RAMALLAH, West Bank (Reuters) - Fifteen years after Palestinians last went to the polls, some 93% of eligible voters in the West Bank and Gaza have registered for long-awaited elections, official figures showed on Wednesday.
Palestinians over 18 were eligible to register online, by phone or in person for parliamentary elections planned for May 22 and a presidential vote set for July 31.
The Central Election Commission said 2.6 million out of 2.8 million eligible voters did so before a Tuesday deadline.
In the previous Palestinian election, in 2006, around 80 percent of 1.6 million eligible voters registered but only about one million cast ballots, the commission said.
There has been widespread scepticism that the ballots will actually go ahead, after years of enmity between the Palestinian Authority, which exercises limited self-rule in the Israeli-occupied West Bank, and Hamas Islamists, who run Gaza.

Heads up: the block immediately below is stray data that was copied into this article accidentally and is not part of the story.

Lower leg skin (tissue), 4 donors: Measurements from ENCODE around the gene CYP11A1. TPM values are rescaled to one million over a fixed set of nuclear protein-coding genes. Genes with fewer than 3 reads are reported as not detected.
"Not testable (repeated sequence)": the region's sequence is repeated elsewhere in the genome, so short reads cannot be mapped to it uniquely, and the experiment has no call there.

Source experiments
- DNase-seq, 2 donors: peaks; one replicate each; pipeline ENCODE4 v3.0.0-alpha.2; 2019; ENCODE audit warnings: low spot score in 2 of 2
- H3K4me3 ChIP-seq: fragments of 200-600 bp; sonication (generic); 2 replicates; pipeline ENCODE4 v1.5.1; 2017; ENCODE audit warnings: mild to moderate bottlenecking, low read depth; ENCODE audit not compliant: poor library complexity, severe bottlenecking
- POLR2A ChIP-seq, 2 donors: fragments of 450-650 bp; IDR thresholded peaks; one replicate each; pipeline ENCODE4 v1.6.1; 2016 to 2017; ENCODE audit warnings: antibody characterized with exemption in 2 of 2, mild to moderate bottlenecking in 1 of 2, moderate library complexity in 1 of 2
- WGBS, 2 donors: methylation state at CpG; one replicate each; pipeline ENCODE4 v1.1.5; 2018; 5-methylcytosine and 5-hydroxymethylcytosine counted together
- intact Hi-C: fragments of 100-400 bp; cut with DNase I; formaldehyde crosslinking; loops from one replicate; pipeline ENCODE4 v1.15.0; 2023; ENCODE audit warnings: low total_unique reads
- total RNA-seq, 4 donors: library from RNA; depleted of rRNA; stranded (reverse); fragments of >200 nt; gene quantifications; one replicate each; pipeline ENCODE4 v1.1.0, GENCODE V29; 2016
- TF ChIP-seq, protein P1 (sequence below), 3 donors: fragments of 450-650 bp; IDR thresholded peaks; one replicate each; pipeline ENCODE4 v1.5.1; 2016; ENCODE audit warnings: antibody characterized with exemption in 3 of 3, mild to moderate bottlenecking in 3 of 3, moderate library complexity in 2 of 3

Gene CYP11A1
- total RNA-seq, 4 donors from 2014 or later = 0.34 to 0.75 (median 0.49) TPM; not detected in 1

The 2006 ballot ended in a surprise win by Hamas, which was running for the first time in parliamentary elections. A power struggle ensued and in 2007 the militant group seized control of Gaza from forces loyal to Palestinian President Mahmoud Abbas.
Abbas, 85, is expected to run in the new presidential election.
Palestinians also plan for this year’s ballots to take place in East Jerusalem, which Israel captured along with the West Bank and Gaza in a 1967 war and annexed in a move that has not won international recognition.
Israel allowed Palestinians to vote in East Jerusalem in 2006.
Reporting by Nidal Almughrabi and Ali Sawafta; Editing by Jeffrey Heller and Nick Macfie
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